Reserve Component Tax Deductions for Soldiers and Employers
With increased responsibility and deployments since the end of the Cold War, reserve component readiness has become a serious matter for national security. The Army’s greater reliance on reserve soldiers, especially after the 11 September 2001 attacks on the United States, has increased training missions and real-world operations for America’s citizen-soldiers. Despite shouldering a greater load, reservists’ financial well-being has been hindered by restrictions and oversights in the U.S. tax code.
Under the Tax Reform Act of 1986, reserve soldiers have had to pay for duty-related travel, lodging and food expenses out of pocket, with limited options for income tax deductions. Additionally, reservists’ employers have received no reprieve from the federal government for costs incurred due to an employee’s absence for military obligations.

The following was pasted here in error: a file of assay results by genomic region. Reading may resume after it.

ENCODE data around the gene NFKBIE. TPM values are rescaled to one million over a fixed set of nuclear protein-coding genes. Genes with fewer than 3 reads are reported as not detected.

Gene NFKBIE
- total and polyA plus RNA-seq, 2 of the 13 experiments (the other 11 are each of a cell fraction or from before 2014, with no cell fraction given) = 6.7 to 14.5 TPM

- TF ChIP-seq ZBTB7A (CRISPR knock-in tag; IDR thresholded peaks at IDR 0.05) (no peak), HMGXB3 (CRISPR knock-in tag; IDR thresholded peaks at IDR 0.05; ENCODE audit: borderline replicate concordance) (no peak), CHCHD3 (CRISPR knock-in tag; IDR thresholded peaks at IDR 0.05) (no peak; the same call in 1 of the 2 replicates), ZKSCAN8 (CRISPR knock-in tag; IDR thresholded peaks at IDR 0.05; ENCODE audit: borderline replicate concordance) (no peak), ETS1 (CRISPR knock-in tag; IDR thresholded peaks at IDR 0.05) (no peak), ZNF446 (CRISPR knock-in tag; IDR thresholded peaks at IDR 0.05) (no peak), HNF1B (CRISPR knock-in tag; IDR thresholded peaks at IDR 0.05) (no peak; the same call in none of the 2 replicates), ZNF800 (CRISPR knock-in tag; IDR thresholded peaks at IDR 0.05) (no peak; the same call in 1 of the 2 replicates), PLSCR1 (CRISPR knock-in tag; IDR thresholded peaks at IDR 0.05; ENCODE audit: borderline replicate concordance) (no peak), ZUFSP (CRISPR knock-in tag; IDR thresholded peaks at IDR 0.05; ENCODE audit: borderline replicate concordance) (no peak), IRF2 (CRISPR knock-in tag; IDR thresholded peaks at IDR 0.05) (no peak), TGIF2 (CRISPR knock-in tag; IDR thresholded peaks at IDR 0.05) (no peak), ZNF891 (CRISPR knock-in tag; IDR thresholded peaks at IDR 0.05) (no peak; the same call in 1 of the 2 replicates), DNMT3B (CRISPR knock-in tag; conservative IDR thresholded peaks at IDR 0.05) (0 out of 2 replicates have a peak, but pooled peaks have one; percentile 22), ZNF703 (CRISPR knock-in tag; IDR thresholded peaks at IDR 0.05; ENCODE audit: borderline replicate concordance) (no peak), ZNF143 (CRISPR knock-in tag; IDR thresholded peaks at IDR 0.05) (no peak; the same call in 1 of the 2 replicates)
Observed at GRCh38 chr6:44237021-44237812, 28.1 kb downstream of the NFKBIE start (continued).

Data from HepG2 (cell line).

In three bills submitted to the House of Representative (H.R.394, H.R.968 and H.R.3756) and two to the Senate (S.540, S.2802 and S.2816), proposals have been made to reform the issues of reserve tax credits, relief and assistance. For an element vital to the Army today and in the future, these beneficial revisions are long overdue and demand support.